15/09/2022 9:35 | From networks
Journalist Alexandr Mitrofanov praised the government and reprimanded its opponents. He wrote that they are more or less “advanced morons”. According to Tomáš Prouza, the government secured jobs for lift operators and many others with its help with energy. However, political scientist Pehe sees danger in declassified American materials and Kremlin payrolls.
Publicist and journalist Alexandr Mitrofanov commented on his Twitter about how he sees the current government and its opponents. According to him, the choice is absolutely clear.
“I am not overflowing with feelings towards the current government, in fact towards any political entity or politician. But in the current situation, it is the government that has a direction that suits me,” he said at the beginning of his post and went on to assess the government’s opponents.
“A horde of more or less advanced morons and trash, driven by a bunch of hochstaplers, stands against her,” Mitrofanov is clear, which he confirms in the last sentence.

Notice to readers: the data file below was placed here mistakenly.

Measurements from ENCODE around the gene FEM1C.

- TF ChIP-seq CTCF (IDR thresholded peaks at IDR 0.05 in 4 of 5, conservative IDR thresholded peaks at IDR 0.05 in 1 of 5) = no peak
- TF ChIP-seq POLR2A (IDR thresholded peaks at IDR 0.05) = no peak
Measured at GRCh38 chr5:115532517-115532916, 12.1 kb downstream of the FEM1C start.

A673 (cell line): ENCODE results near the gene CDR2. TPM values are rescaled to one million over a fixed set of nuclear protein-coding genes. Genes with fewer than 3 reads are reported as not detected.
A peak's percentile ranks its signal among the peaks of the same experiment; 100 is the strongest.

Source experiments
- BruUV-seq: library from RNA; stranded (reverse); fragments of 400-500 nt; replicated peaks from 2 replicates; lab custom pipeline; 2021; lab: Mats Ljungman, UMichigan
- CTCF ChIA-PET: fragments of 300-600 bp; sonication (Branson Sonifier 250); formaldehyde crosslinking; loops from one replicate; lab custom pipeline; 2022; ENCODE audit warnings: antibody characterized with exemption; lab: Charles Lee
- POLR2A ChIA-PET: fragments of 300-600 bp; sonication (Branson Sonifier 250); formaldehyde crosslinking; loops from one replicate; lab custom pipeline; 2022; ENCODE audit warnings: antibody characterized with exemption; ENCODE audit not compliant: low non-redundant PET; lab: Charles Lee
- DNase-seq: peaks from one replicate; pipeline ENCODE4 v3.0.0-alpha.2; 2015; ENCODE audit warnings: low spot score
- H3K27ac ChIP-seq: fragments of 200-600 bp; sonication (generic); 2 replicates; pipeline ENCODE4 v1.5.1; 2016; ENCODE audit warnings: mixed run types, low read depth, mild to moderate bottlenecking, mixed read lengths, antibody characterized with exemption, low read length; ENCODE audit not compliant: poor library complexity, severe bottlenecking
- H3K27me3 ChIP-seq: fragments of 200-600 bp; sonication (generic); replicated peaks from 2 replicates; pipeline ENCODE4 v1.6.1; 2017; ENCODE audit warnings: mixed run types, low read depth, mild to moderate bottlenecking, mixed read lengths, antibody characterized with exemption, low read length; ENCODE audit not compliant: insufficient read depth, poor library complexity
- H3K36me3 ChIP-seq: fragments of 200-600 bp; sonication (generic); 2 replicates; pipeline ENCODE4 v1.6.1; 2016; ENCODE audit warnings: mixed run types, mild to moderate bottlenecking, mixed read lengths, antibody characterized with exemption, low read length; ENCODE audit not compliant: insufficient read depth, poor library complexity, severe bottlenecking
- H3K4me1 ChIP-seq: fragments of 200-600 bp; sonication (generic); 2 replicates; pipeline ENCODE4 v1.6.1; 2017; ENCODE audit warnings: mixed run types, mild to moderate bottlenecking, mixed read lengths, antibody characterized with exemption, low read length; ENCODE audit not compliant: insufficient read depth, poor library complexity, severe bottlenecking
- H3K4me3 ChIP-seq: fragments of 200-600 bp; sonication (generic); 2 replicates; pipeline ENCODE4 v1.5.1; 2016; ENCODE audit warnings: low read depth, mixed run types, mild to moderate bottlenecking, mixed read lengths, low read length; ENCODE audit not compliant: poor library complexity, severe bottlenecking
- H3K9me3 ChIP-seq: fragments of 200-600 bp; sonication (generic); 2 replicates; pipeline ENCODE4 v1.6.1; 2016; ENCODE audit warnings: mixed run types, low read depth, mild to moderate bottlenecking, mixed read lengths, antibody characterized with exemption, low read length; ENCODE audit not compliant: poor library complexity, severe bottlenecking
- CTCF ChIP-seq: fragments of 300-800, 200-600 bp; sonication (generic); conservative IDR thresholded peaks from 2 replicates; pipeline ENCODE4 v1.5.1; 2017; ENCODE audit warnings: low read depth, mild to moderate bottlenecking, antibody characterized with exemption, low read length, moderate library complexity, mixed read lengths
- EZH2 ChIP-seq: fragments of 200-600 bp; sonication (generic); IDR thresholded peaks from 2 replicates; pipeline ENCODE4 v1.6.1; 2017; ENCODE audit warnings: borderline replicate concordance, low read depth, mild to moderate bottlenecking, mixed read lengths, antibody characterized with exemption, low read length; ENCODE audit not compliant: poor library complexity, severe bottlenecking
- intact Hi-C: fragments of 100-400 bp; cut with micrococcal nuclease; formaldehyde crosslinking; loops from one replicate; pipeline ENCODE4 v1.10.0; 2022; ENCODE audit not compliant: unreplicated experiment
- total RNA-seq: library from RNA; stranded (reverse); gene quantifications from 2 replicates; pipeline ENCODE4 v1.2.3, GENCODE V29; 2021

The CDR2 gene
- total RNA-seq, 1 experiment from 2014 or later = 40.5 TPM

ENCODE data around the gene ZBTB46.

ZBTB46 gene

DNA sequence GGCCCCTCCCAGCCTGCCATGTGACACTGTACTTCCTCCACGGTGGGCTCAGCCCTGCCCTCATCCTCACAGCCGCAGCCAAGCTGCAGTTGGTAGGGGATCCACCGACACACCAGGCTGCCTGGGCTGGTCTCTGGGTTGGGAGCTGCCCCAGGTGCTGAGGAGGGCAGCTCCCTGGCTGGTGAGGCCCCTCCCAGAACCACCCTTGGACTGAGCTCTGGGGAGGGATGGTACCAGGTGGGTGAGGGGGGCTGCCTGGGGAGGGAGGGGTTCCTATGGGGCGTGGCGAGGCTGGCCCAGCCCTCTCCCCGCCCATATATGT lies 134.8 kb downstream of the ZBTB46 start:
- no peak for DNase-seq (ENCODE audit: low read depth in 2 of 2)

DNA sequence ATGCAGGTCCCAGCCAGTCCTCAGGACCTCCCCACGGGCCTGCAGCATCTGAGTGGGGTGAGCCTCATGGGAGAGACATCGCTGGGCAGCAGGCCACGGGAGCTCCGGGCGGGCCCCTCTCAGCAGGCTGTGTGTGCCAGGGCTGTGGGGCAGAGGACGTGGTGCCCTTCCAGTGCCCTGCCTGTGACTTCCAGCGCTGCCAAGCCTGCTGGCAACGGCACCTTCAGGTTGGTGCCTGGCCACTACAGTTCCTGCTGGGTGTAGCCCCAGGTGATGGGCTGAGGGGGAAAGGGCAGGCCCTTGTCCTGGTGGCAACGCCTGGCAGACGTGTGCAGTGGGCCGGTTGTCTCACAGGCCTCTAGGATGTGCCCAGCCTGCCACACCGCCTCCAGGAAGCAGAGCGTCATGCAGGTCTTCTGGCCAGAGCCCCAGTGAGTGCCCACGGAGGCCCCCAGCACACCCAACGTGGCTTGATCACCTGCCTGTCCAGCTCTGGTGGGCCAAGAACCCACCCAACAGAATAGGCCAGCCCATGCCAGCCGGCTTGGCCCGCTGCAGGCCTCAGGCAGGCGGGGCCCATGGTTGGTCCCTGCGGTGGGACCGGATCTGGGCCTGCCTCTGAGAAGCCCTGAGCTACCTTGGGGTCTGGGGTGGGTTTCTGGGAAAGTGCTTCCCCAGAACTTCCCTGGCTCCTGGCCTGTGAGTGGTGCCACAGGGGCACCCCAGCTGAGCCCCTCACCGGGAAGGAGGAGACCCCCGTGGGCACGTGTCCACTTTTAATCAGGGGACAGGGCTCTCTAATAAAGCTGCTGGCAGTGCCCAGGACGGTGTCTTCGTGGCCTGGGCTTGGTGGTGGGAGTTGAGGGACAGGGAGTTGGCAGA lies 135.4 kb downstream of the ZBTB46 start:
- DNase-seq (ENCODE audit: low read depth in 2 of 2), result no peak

“The choice is clear.”
Tomáš Prouza, president of the Trade and Tourism Association and vice-chairman of the Chamber of Commerce, also expressed his sympathy for the government and its actions on his Twitter account.
He, in turn, acknowledges aid to companies with high energy prices.
“Today, the government has extended help for small and medium-sized businesses with high energy prices even if they are connected to high voltage,” he wrote.
“This is how hotels, ski resorts and many others can survive the current crisis – and above all their employees have job security,” Prouza is sure.
Václav Havel’s former advisor, political scientist Jiří Pehe, is also returning to the Czech political scene. But he rather mentions concerns about the fact that some Czech politicians could be on the Kremlin’s payroll. The documents with an overview of these payrolls have just been declassified.
“According to declassified American documents, Russia has paid up to 300 million dollars since 2014 to influence politicians in Western countries,” writes Pehe.
“Even some Czech politicians may have reason to fear that lists with the names of people on the Russian payroll will also appear,” the political scientist concludes his tweet.
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